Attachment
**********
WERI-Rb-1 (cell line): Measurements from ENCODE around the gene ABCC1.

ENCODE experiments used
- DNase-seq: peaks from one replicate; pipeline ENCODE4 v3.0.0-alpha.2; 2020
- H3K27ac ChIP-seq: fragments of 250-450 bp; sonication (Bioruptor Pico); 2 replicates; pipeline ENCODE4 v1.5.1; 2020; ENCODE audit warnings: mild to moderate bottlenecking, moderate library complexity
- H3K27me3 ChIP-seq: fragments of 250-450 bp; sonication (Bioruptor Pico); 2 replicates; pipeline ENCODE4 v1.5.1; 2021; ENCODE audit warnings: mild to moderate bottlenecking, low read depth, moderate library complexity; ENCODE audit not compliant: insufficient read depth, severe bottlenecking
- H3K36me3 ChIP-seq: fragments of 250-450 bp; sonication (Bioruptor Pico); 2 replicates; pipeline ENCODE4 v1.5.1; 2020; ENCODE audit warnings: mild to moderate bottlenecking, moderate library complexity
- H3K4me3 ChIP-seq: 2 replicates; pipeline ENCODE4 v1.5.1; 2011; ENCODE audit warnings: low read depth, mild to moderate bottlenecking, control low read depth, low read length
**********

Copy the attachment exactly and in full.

WERI-Rb-1 (cell line): Measurements from ENCODE around the gene ABCC1.

ENCODE experiments used
- DNase-seq: peaks from one replicate; pipeline ENCODE4 v3.0.0-alpha.2; 2020
- H3K27ac ChIP-seq: fragments of 250-450 bp; sonication (Bioruptor Pico); 2 replicates; pipeline ENCODE4 v1.5.1; 2020; ENCODE audit warnings: mild to moderate bottlenecking, moderate library complexity
- H3K27me3 ChIP-seq: fragments of 250-450 bp; sonication (Bioruptor Pico); 2 replicates; pipeline ENCODE4 v1.5.1; 2021; ENCODE audit warnings: mild to moderate bottlenecking, low read depth, moderate library complexity; ENCODE audit not compliant: insufficient read depth, severe bottlenecking
- H3K36me3 ChIP-seq: fragments of 250-450 bp; sonication (Bioruptor Pico); 2 replicates; pipeline ENCODE4 v1.5.1; 2020; ENCODE audit warnings: mild to moderate bottlenecking, moderate library complexity
- H3K4me3 ChIP-seq: 2 replicates; pipeline ENCODE4 v1.5.1; 2011; ENCODE audit warnings: low read depth, mild to moderate bottlenecking, control low read depth, low read length